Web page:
Sunday, December 14, 2008

COMMENTARY: Bush unharmed by tossed shoes; Will the same fate await the tosser?

So President Bush was the target of two shoes thrown at him - quite haphazardly - by an Iraqi television journalist whose employer, Al Baghdadia, is based in Cairo, Egypt. In the video clip viewed ’round the world, Mr. Bush tells a security agent that he is fine after the incident, later joking about the incident and telling the assembled press that he didn’t feel the least bit threatened by the attack. The journalist, however, may not be so fortunate.

While an attack on any world leader, however innocuous the weapon and bland response from the attacked, is cause for alarm and legal consequence, I have serious doubts about the existence and stability of any current Iraqi justice system. They didn’t have a fair one before the U.S.’ 2003 invasion and they haven’t had a chance to build one now, and with a history of lack of due process in the region, regardless of professional standing and international attention, it seems a very real possibility that Muntadar al-Zaidi, the journalist apprehended, faces either a violent fate or an untimely demise.

The words that al-Zaidi shouted in Arabic while throwing his shoes have been widely translated to have been: “This is the farewell kiss, you dog!” However, an unaccredited blogger at The False Oswalds expands the translated quote to “This is a gift from the Iraqis; this is the farewell kiss, you dog. … This is from the widows, the orphans and those who were killed in Iraq.”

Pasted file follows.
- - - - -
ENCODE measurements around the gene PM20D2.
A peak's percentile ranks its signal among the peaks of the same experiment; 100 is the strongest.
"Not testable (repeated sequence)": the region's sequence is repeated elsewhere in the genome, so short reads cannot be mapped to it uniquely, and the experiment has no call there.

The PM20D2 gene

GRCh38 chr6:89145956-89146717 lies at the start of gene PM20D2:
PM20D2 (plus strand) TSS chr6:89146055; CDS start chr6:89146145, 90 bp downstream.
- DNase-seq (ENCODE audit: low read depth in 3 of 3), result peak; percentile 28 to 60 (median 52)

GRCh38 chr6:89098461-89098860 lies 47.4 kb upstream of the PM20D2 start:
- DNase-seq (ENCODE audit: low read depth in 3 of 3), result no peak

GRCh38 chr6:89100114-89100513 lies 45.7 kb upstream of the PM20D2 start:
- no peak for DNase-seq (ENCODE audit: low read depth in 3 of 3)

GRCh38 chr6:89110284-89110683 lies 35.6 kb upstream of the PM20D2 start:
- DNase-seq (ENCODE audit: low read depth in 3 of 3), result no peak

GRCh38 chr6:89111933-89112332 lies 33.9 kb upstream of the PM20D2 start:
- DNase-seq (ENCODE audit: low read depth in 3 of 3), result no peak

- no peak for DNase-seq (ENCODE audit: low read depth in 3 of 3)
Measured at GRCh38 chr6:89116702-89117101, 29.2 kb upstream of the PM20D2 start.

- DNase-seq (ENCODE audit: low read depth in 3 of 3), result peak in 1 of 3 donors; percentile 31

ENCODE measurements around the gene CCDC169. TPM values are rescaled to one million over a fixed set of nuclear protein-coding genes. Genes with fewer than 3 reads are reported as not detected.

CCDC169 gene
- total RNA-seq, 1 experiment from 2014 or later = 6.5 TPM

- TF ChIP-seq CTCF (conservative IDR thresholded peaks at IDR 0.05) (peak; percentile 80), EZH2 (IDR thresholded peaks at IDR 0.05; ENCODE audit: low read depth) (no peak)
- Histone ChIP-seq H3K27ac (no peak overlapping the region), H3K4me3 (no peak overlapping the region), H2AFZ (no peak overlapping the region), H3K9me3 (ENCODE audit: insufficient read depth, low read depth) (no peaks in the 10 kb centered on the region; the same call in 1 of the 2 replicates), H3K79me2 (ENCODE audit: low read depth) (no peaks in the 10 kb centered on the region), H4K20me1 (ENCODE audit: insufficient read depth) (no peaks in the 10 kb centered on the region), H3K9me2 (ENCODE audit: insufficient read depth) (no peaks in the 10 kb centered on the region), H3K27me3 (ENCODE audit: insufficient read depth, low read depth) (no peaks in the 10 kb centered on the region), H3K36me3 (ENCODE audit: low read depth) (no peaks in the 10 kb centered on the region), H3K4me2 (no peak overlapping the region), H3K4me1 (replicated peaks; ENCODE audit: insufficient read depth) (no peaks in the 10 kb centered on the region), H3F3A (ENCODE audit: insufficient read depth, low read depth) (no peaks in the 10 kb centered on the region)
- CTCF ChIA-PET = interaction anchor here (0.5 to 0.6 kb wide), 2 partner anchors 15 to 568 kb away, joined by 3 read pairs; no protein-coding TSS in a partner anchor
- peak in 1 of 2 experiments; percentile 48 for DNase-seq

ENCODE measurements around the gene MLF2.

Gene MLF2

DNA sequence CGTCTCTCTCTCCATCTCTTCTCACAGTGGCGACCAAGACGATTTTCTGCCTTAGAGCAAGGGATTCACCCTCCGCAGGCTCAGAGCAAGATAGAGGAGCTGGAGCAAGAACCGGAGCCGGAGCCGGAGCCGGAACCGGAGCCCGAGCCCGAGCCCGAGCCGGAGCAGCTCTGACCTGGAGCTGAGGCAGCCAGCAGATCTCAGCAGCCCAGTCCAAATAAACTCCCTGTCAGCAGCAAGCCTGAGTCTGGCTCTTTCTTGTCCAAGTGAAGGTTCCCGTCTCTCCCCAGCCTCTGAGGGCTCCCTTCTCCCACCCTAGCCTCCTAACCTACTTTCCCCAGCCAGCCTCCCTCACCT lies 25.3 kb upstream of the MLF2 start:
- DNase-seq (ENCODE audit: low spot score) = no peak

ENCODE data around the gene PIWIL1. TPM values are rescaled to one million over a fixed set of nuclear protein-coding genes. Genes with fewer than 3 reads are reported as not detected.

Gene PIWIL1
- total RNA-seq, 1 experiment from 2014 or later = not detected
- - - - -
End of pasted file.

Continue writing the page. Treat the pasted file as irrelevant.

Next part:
Whether this is accurate or not, I don’t know, but CNN expands the translation to: “You killed the Iraqis!” These add another layer of context to al-Zaidi’s motivation for the assault.

In that CNN article, it is also noted that al-Zaidi is the same journalist who was kidnapped in November 2007 on his way to work and then released three days later. I do not know if there are reports of what happened to him during his captivity, whether he was tortured or not. But I imagine that after the initial impulse to throw his shoes at President Bush wore off and he was surrounded and restrained by security agents, his mind flashed to those three days from one year ago and he came into a panic about his current situation. That is the only thing I can think to explain the blood trail on the carpet and the cries from an adjacent room while other Iraqi journalists apologized to the President and Mr. Bush made light of the situation.

I would love for someone to brief the U.S. president on the final translation so that after the jokes have subsided, he will no longer lack understanding of al-Zaidi’s cause. And hopefully, he will actually reinforce his claim that this show of protest - which is more than just an empty ploy for attention - is proof of democracy in Iraq by ensuring that Mr. al-Zaidi is not executed or tortured for his form of expression.

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